Trevor enjoys an artistry that generates a lifetime of musical vision and innovation.

Saxophonist Trevor Lawrence

Credit list

And if that’s not impressive enough and you still have time, check out his AllMusic credit list.

Here is a video of a great conversation that Trevor Lawrence explains his love of music and how hard it is to learn to play with someone, not just by yourself.

Saxophonist Trevor Lawrence

Quill Phil Thayer

Quill Phil Thayer

Quill Phil Thayer
Promo photo of Quill’s appearance on The Dave Garroway Show, two months before Woodstock. Left to right: Jon Cole, Roger North, Dave Garroway, Norman Rogers, Phil Thayer, and Dan Cole.

Phil Thayer played both keyboard and sax for the band Quill, the band that opened day 2–August 16, 1969–of the Woodstock Music and Art Fair. Since day 2 was the first day of rock music that weekend, Quill lays claim to the first rock act at Woodstock.

Unfortunately, that gold coin is only a Woodstock footnote. As as unfortunately,  so is Phil Thayer.

Quill Phil Thayer

Life-changing?

Of the “million” people around Bethel that weekend, my guess is that the event did not drastically change their lives. Yes, they could forever claim the first-hand experience of an historic event, but an historic event only to those who wanted to listen.

Put in perspective, we were not in Gettysburg in July 1863; on the USS Arizona on December 7, 1941. Such horribly historic events changed the lives of all Americans whether they wanted them changed or not. Woodstock was a great wet weekend of music, but did not change the lives of all Americans.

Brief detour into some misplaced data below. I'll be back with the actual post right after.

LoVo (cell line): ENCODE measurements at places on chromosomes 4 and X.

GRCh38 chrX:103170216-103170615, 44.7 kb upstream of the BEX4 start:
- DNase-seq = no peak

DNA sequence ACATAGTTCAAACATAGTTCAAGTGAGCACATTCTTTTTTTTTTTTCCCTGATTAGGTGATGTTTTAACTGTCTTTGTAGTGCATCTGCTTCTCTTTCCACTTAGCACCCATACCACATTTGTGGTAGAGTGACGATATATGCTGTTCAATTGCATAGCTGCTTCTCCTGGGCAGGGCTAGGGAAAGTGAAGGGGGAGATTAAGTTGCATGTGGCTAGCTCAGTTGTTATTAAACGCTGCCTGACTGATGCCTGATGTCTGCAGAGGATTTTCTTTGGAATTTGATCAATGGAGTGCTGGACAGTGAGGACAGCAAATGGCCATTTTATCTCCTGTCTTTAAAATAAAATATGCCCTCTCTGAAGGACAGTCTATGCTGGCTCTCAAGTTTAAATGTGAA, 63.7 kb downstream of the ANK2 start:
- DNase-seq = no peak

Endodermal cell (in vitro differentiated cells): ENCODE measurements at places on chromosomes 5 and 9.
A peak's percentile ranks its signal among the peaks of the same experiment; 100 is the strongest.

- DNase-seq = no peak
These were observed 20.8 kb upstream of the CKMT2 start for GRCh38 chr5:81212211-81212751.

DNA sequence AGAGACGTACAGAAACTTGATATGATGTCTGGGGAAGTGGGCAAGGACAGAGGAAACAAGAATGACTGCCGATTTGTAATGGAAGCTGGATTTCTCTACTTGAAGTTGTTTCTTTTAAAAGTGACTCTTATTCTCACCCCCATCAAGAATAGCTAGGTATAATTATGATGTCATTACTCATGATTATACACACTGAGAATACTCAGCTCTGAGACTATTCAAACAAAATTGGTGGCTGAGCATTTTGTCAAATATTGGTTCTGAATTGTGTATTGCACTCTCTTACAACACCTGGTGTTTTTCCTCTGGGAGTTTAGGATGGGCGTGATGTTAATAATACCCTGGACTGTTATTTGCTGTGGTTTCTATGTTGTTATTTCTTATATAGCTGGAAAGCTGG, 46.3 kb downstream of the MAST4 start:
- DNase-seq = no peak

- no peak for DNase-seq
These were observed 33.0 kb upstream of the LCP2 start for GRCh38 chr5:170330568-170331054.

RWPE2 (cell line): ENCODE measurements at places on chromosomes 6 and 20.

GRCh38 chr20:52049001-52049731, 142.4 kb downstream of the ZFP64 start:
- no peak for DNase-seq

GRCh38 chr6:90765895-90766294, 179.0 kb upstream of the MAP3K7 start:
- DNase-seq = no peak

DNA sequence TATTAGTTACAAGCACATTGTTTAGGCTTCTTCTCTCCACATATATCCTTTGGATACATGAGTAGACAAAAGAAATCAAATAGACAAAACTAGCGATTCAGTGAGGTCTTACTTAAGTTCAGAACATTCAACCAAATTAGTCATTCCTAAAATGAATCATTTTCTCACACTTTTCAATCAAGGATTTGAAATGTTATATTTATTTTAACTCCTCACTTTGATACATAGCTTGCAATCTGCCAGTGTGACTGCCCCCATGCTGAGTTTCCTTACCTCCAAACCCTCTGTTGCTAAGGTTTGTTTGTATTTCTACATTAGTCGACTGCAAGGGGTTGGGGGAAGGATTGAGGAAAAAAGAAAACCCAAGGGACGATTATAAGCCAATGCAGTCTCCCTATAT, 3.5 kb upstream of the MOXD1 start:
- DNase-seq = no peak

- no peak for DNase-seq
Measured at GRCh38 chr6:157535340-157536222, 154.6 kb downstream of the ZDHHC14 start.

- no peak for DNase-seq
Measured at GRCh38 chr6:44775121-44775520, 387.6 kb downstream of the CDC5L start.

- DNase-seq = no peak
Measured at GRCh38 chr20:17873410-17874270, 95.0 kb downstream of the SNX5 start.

As I’ve found when doing the other short bios for Woodstock’s performers, while many did continue in music, there were those who had never intended that music would be their lifetime path or those for whom life pushed them off the musical path.

Perhaps there were some for whom it was what it was and life went on. 1979, 1994, and 2019 are just years, not anniversaries.

Quill Phil Thayer

Boston-based

Quill Phil Thayer

Quill came out of Boston.  Brothers Jon and Dan Cole were the founders of the band. Their management, Ray Paret and his partner, David Jenks, “introduced the Coles to three musicians …keyboardist Phil Thayer, guitarist Norm Rogers, and prodigious drummer Roger North. Recognition came quickly. By the summer of 1967, the band was gigging steadily.” [Boston.com article]

The band’s reputation grew with their own gigs and as they opened for bigger and bigger acts like The Jeff Beck Group, The Who, The Kinks, Janis Joplin, Velvet Underground.

Quill Phil Thayer

A December 1968 Scene magazine article stated that “It is not almost time for Quill. they deserve to succeed not only here but in every mind and acre in the country. Their success will go a long way forward dispelling the cynical distrust so many show toward the “system” inherent in the music business, because Quill is a group founded on honest musical expression instead of plastic promotional vagaries.”